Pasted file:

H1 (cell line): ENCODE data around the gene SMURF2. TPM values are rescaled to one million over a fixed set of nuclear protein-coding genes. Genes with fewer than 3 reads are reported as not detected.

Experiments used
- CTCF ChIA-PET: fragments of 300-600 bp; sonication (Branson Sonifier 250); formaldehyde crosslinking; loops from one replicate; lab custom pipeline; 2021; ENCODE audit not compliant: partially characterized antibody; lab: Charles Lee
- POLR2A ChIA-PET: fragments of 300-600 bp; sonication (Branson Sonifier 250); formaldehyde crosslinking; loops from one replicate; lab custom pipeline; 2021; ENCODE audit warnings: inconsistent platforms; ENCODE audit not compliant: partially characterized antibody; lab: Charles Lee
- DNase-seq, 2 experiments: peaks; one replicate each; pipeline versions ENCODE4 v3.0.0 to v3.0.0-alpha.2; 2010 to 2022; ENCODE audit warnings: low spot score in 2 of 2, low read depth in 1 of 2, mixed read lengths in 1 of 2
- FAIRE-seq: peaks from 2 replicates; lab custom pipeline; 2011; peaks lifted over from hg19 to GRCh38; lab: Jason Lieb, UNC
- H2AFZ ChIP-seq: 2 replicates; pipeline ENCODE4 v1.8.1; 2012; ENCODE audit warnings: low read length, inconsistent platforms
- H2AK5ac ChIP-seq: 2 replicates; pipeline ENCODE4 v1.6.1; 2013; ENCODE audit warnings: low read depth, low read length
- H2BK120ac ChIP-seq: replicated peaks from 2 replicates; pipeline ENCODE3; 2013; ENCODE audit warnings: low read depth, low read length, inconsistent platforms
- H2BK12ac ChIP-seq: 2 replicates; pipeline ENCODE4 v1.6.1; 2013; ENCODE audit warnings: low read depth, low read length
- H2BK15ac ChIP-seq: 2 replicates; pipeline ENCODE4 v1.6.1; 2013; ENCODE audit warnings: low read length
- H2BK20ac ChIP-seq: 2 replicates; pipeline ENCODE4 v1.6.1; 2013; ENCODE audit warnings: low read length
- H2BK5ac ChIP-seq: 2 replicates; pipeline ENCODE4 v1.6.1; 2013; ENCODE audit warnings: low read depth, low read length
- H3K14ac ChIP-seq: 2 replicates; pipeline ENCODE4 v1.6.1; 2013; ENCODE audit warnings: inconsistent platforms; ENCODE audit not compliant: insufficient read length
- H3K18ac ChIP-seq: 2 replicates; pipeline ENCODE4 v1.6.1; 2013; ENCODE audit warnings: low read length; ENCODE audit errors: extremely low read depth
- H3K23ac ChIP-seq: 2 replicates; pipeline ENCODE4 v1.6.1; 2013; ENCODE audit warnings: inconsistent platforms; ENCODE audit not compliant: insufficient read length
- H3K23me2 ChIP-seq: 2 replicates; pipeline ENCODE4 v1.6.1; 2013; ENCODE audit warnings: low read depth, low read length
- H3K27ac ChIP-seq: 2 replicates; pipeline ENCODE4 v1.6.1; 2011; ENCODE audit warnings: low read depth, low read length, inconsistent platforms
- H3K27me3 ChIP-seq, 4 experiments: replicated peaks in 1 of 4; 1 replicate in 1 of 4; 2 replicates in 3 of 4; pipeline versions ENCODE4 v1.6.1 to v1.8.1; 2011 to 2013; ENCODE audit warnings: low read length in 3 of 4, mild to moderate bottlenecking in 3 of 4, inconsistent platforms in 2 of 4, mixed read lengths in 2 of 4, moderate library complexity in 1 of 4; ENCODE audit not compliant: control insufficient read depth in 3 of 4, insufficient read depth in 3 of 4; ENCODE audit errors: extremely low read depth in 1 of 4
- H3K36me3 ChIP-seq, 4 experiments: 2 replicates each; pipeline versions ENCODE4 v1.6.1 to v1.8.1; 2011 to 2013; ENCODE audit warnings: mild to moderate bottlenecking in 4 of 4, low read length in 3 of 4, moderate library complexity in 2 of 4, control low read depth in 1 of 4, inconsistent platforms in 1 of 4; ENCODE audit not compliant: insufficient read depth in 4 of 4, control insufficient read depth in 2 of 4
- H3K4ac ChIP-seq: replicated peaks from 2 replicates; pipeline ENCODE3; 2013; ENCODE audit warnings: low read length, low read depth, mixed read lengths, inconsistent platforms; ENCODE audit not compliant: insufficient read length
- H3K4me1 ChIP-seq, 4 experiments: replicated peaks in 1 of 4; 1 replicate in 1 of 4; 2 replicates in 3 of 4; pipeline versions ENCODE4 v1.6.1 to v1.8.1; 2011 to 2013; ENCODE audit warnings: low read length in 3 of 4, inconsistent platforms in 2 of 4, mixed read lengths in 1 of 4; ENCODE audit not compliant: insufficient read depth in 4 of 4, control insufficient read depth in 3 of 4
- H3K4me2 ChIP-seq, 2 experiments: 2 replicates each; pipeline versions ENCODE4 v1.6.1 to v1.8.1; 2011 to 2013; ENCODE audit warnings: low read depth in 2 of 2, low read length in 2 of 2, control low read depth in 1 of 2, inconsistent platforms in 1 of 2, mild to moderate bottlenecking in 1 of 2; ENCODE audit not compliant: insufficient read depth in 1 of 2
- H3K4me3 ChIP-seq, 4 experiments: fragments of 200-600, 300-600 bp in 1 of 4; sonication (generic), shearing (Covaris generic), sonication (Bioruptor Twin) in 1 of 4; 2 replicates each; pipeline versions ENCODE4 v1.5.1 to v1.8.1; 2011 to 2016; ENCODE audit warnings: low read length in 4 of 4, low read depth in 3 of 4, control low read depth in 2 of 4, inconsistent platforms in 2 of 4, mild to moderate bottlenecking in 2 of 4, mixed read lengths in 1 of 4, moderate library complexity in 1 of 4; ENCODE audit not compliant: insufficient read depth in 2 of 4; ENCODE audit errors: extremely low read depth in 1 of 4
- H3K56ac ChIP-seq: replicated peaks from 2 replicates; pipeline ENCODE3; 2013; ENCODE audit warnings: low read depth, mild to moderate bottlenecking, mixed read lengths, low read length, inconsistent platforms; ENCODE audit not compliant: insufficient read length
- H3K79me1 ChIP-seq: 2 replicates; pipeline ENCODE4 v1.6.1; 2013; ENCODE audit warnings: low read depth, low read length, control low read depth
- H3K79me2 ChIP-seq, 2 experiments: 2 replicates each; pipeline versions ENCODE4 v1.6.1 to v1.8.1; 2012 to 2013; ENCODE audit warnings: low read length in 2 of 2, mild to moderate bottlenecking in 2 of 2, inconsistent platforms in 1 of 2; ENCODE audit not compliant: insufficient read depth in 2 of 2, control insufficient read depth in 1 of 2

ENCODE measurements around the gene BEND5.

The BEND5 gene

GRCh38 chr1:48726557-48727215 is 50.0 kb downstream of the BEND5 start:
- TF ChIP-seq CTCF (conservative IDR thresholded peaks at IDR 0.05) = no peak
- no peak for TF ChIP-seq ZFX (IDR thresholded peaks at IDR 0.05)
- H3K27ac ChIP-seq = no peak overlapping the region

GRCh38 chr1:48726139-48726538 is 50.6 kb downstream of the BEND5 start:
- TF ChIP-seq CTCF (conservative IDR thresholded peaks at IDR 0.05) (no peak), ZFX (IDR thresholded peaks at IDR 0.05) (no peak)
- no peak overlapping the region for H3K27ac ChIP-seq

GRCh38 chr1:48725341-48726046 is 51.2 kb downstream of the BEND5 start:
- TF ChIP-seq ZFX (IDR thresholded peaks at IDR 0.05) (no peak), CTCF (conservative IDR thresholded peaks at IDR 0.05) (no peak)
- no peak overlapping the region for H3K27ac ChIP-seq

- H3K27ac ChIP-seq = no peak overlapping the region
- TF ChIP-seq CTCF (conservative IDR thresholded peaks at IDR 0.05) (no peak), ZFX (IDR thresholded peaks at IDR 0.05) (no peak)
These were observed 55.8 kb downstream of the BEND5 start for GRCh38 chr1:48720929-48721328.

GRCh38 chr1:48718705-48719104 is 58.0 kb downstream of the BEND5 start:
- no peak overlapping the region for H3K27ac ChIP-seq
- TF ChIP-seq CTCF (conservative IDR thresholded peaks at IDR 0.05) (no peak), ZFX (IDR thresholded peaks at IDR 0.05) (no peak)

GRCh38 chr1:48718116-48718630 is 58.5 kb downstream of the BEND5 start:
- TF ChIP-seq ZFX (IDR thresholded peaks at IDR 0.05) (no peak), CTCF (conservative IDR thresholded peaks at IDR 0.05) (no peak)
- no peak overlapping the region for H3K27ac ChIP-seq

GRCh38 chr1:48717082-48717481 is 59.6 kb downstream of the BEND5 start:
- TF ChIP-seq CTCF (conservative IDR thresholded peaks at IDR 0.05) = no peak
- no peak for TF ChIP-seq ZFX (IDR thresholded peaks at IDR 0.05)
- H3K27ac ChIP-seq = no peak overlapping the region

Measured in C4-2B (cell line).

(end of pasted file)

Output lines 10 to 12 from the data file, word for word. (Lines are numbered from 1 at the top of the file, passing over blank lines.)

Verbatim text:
- H2BK12ac ChIP-seq: 2 replicates; pipeline ENCODE4 v1.6.1; 2013; ENCODE audit warnings: low read depth, low read length
- H2BK15ac ChIP-seq: 2 replicates; pipeline ENCODE4 v1.6.1; 2013; ENCODE audit warnings: low read length
- H2BK20ac ChIP-seq: 2 replicates; pipeline ENCODE4 v1.6.1; 2013; ENCODE audit warnings: low read length